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adhesive for insboard?

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I am trying to glue up some pieces of Insboard equivalent to make a firebox (which will then be lined with hard refractory) using high temp furnace cement. That stuff is quite sticky, but it doesn't adhere well to the slightly dusty surface of the board. I tried brushing the dust off the surface, but it seems to just make more dust. Does anyone have any tips? 


I considered using hot glue to hold the pieces temporarily. (The glue would burn off when the forge is fired, but that's OK. By then it shouldn't matter. I hope.) But I suspect I'd have the same problem with hot glue. Nothing sticks well to dusty surfaces.

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Any of these boards tend to warp under repeated heating (not to mention releasing glass fibers after firing), so you are being prudent to use a hard refractory lining.  I would recommend Kastolite 30, as it also has some insulating value as well as reasonable flux resistance. 


I have always used mechanical pinning systems to keep my board in place.  Nichrome wire or manufactured stainless lagging pins work quite well.  If you cover it with a 1/2" -3/4" layer of Kastolite the wires will hold up fine.  If you must use a high temperature furnace cement I would try to "butter" the board surface you are going to glue to before use (and be absolutely sure the cement will not melt at the temperatures it will be exposed to during firing).  You can butter the surfaces to be bonded by spraying with water till it is slightly damp, then use your high temperature mortar.  Note that these cements and mortars are designed primarily to seal cracks, not create structural assemblages.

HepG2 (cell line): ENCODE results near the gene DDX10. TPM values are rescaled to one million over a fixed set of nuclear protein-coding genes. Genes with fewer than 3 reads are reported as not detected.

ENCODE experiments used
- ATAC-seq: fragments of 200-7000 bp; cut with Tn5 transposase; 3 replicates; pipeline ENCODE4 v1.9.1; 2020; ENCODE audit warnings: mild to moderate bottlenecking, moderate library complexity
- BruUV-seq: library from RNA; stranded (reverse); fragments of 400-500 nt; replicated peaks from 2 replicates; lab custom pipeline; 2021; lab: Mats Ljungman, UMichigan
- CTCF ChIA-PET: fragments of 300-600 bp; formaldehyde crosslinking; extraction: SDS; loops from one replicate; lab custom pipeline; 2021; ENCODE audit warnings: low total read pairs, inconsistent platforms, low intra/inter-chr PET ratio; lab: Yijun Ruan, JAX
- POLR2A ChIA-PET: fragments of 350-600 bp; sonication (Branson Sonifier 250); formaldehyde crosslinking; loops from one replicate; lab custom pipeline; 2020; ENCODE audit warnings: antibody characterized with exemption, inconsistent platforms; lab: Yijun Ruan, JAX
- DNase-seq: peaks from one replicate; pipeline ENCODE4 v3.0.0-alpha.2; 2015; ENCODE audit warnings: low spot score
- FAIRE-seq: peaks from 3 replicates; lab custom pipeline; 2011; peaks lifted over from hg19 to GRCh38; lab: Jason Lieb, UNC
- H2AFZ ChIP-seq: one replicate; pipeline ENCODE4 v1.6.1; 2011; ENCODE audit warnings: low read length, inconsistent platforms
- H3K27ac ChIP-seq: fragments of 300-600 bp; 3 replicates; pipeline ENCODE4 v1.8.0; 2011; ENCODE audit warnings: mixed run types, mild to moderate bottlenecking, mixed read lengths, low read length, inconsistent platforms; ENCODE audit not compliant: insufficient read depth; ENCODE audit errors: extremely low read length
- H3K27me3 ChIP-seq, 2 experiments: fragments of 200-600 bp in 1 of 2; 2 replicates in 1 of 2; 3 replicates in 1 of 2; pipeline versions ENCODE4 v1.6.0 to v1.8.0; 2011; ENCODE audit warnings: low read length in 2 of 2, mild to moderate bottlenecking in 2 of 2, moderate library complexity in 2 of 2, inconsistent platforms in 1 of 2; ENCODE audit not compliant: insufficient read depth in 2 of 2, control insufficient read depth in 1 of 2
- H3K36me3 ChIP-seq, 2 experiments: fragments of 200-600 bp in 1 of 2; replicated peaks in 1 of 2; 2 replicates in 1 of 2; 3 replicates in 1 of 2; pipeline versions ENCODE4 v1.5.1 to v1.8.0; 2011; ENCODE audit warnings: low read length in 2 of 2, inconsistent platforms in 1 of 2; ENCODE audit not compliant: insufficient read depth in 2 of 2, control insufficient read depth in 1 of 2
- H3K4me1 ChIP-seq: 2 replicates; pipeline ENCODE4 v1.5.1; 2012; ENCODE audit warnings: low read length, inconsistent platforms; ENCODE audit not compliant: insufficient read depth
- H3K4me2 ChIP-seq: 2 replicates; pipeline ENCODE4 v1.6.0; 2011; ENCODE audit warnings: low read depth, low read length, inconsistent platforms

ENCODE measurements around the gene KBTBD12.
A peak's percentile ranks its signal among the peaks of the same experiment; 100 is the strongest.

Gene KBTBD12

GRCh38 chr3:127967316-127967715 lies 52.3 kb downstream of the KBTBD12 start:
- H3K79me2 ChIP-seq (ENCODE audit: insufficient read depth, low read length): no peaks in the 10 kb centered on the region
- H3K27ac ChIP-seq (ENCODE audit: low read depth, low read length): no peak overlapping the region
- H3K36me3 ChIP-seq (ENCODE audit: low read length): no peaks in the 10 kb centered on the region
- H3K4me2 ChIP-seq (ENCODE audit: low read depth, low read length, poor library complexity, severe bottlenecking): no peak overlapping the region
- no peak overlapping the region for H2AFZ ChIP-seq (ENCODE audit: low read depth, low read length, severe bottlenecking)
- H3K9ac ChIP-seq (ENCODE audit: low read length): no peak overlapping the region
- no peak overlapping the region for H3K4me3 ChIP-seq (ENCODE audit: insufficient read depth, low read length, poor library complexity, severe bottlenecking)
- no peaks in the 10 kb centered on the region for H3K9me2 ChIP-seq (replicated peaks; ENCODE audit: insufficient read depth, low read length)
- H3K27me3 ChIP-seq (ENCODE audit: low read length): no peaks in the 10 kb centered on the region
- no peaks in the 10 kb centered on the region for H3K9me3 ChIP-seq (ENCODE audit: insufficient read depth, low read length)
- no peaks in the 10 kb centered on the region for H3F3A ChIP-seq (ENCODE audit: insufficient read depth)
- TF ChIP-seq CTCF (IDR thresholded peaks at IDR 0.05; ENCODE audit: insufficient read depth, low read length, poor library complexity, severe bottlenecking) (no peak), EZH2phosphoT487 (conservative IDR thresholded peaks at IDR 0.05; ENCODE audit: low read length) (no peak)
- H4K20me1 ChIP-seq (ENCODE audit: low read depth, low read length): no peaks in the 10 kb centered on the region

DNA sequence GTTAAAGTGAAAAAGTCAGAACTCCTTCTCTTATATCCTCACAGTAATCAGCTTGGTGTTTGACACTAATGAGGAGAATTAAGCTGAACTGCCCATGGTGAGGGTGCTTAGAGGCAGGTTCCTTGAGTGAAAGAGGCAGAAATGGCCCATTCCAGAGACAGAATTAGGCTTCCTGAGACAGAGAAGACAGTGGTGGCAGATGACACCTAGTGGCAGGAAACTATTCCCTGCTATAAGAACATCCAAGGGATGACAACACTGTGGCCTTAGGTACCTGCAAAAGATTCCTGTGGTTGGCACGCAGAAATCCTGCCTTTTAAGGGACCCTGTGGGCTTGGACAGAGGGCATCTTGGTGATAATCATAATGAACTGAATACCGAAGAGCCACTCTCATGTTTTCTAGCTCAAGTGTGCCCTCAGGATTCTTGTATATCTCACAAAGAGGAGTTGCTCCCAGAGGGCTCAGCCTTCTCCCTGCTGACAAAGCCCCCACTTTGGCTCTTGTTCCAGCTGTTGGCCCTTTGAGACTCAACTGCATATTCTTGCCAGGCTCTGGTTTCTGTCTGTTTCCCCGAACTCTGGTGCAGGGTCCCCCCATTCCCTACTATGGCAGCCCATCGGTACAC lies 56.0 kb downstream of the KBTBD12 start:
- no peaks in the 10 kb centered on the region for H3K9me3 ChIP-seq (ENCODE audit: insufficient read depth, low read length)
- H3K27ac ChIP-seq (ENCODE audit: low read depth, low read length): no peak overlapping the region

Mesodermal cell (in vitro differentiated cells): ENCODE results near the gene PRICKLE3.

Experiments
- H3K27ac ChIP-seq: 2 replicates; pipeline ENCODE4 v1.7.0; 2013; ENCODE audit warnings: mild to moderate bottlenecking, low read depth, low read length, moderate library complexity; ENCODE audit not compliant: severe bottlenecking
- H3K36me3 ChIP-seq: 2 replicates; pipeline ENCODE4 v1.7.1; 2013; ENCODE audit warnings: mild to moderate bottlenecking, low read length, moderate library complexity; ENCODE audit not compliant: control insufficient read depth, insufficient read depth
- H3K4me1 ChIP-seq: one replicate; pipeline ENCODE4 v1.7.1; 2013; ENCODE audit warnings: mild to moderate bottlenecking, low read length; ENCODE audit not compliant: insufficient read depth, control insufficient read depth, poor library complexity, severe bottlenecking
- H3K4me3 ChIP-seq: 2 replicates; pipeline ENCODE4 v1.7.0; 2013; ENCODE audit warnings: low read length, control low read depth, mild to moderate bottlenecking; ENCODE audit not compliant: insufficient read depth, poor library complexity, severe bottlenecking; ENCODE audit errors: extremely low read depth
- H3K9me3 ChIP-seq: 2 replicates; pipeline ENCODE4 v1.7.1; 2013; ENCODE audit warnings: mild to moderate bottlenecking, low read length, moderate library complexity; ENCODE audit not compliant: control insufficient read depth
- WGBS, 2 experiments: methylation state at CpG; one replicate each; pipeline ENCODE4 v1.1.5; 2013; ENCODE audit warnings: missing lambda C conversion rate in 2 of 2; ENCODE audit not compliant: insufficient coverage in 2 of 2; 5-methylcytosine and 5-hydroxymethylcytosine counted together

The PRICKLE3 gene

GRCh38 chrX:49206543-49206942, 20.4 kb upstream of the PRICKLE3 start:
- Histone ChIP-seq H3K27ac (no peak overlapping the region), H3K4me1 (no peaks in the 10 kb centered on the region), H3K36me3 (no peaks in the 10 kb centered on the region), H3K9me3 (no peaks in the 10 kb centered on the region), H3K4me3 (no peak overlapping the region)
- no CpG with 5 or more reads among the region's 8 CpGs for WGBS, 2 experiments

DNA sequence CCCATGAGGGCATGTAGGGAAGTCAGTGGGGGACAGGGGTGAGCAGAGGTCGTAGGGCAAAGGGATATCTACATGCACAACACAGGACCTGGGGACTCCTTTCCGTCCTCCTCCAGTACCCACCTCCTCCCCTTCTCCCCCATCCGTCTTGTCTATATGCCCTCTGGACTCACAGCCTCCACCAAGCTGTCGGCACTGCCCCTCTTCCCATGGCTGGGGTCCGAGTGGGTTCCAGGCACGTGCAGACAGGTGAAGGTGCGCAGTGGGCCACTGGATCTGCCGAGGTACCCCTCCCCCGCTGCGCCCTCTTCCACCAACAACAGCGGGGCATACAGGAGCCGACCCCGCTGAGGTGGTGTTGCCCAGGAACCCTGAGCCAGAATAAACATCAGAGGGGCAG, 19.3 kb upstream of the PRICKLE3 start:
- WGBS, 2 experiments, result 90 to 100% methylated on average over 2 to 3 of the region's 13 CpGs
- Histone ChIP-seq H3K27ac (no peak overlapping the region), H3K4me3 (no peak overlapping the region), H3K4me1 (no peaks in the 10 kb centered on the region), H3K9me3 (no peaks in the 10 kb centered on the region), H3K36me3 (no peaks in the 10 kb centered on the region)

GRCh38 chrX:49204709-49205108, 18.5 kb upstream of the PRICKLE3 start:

Good luck.

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Thanks. Yes, the plan is to line the firebox with around 1/2" of Kastoline 30LI. Once it is in place in the forge, the Kastolite will provide the interior structure and compressive strength, and compression from the surrounding ceramic blanket should hold the other bits in place against the liner--I hope. All I really need for now is for everything to hold together and not leak while I cast the hard refractory liner and emplace the box in the forge. Sealing the joints is the single most important function of the furnace cement. (It would not have been essential to use ceramic board for this project, but I had extra left over from another project and it seemed well-suited for this.)


I do have some Kanthal A1 wire from a long-ago project that I could use for mechanical fastening. I'll think about using some of that to reinforce key junctures. Thanks for the tips.

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